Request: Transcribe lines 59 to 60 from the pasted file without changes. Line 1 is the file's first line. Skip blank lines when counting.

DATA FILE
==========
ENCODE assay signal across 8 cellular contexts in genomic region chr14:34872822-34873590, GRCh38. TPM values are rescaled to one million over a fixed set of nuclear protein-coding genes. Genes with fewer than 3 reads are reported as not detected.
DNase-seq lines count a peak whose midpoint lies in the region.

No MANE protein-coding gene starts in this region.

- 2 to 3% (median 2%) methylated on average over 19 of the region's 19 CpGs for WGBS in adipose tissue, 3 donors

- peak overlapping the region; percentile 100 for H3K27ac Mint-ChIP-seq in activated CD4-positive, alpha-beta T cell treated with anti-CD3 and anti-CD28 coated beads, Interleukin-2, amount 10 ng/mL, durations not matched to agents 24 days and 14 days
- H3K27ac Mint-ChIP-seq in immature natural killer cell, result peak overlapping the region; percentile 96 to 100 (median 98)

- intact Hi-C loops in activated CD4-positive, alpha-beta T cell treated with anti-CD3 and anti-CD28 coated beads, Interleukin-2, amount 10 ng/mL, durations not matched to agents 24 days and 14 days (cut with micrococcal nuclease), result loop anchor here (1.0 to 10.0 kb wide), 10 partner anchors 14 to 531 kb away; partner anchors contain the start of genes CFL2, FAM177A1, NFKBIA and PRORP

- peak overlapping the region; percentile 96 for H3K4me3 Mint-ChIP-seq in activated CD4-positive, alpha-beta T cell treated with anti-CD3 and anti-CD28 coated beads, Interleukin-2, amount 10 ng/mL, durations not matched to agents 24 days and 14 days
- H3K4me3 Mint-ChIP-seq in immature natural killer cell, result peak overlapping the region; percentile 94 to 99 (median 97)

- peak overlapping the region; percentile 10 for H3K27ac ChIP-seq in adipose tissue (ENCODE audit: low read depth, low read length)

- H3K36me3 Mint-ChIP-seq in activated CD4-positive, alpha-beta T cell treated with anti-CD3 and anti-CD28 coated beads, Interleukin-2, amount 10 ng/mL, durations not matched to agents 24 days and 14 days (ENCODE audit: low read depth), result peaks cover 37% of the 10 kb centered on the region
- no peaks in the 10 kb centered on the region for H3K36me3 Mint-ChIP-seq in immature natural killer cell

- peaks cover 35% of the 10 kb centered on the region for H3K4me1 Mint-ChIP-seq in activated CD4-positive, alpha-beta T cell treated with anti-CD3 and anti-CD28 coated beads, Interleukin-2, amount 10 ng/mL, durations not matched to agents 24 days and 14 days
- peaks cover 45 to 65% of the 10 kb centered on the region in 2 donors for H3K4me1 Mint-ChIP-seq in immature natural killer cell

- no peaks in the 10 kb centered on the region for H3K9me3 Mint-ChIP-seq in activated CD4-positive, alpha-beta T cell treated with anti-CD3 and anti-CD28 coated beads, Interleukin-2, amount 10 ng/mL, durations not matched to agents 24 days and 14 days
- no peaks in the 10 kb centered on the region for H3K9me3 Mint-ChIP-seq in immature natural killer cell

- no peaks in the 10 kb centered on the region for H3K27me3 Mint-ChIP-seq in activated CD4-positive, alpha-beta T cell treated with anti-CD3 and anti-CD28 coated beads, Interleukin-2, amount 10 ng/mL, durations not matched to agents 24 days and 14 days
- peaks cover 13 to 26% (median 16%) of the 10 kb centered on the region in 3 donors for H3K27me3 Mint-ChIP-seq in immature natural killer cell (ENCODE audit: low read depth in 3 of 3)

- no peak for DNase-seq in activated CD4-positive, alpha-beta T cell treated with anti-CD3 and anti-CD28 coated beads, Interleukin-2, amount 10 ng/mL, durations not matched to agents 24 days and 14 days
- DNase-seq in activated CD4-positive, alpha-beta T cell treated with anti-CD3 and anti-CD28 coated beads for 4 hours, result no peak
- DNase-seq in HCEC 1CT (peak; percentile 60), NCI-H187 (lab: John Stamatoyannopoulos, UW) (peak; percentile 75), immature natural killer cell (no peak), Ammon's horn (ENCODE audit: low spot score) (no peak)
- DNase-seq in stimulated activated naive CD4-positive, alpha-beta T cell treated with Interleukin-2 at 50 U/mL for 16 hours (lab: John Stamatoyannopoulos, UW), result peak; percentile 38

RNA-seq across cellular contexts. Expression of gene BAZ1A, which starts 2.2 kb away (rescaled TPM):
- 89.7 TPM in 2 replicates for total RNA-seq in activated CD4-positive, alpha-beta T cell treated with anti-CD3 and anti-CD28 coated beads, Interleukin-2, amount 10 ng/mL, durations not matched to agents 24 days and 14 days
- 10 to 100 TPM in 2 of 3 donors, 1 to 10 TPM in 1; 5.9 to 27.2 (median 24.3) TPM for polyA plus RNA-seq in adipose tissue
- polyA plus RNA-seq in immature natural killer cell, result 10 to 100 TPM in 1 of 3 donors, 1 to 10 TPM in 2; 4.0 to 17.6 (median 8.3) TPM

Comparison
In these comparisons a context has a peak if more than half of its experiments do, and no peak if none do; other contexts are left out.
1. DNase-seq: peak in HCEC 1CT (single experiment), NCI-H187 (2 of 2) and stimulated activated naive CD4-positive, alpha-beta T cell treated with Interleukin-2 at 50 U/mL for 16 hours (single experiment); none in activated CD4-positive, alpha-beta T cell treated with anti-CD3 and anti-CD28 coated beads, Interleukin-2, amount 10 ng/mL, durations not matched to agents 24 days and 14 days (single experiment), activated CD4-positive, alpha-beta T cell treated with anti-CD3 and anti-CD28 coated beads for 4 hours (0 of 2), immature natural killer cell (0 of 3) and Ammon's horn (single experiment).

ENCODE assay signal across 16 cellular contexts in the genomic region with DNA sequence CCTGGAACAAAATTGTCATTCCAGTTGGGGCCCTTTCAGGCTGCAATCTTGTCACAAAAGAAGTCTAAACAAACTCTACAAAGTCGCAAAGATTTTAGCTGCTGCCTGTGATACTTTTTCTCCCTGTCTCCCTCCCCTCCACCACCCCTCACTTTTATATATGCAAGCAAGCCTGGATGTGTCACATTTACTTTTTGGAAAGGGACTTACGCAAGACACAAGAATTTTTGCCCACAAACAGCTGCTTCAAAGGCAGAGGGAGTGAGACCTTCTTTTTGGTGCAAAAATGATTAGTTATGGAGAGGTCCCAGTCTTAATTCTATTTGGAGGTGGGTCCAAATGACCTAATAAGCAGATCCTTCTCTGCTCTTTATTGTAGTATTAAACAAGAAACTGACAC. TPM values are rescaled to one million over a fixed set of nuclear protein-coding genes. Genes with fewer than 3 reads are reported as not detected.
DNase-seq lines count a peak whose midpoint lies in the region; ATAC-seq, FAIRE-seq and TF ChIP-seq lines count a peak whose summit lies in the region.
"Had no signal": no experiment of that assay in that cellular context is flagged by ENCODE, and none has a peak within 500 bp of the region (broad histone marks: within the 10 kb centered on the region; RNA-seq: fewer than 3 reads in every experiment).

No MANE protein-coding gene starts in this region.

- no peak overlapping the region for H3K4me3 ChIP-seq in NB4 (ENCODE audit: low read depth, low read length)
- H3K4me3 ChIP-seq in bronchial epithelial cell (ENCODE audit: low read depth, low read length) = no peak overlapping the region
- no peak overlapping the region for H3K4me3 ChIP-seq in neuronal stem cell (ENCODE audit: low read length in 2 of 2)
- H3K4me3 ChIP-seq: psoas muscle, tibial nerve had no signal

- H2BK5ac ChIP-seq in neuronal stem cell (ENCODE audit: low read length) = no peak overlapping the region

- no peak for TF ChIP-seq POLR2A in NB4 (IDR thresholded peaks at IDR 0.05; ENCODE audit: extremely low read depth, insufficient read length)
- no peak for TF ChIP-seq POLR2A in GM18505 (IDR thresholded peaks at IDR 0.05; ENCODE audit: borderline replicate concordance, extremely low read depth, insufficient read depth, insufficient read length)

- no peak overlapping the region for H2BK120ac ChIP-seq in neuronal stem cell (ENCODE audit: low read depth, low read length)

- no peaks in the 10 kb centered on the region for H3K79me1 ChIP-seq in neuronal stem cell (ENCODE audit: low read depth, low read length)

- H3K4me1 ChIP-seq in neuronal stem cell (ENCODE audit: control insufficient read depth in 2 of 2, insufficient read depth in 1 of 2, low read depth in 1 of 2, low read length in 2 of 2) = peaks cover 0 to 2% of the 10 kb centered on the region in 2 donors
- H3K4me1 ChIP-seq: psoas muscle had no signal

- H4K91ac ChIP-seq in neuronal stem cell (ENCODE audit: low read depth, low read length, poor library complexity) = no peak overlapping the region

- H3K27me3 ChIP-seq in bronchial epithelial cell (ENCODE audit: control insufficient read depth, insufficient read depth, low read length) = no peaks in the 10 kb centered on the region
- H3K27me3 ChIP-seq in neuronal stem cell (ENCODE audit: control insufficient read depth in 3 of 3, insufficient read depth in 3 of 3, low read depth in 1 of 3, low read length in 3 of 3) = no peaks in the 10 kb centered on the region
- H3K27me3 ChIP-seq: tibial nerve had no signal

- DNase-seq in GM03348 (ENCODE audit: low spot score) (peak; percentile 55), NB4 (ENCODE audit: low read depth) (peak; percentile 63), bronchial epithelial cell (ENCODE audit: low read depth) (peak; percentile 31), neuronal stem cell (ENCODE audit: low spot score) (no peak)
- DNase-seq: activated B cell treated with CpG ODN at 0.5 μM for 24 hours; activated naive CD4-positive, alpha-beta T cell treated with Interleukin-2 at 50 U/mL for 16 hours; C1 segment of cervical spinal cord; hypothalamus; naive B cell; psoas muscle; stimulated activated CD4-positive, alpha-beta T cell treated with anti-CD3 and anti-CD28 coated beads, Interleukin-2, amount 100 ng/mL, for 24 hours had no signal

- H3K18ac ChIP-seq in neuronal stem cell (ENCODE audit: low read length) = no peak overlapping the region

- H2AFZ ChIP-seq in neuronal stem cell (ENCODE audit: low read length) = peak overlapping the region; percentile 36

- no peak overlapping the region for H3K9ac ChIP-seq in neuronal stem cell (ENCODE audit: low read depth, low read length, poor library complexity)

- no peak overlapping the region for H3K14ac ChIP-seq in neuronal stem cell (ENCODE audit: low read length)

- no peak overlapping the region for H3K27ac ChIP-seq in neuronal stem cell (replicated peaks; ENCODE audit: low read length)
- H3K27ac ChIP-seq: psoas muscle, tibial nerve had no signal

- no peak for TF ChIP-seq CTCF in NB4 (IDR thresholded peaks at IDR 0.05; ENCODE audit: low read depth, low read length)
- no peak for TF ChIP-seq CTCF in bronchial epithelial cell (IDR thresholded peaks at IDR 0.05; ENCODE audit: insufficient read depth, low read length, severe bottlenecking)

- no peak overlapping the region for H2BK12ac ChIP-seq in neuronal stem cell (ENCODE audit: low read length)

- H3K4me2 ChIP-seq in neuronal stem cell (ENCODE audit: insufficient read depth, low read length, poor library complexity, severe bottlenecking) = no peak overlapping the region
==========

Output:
- no peak overlapping the region for H2BK12ac ChIP-seq in neuronal stem cell (ENCODE audit: low read length)

- H3K4me2 ChIP-seq in neuronal stem cell (ENCODE audit: insufficient read depth, low read length, poor library complexity, severe bottlenecking) = no peak overlapping the region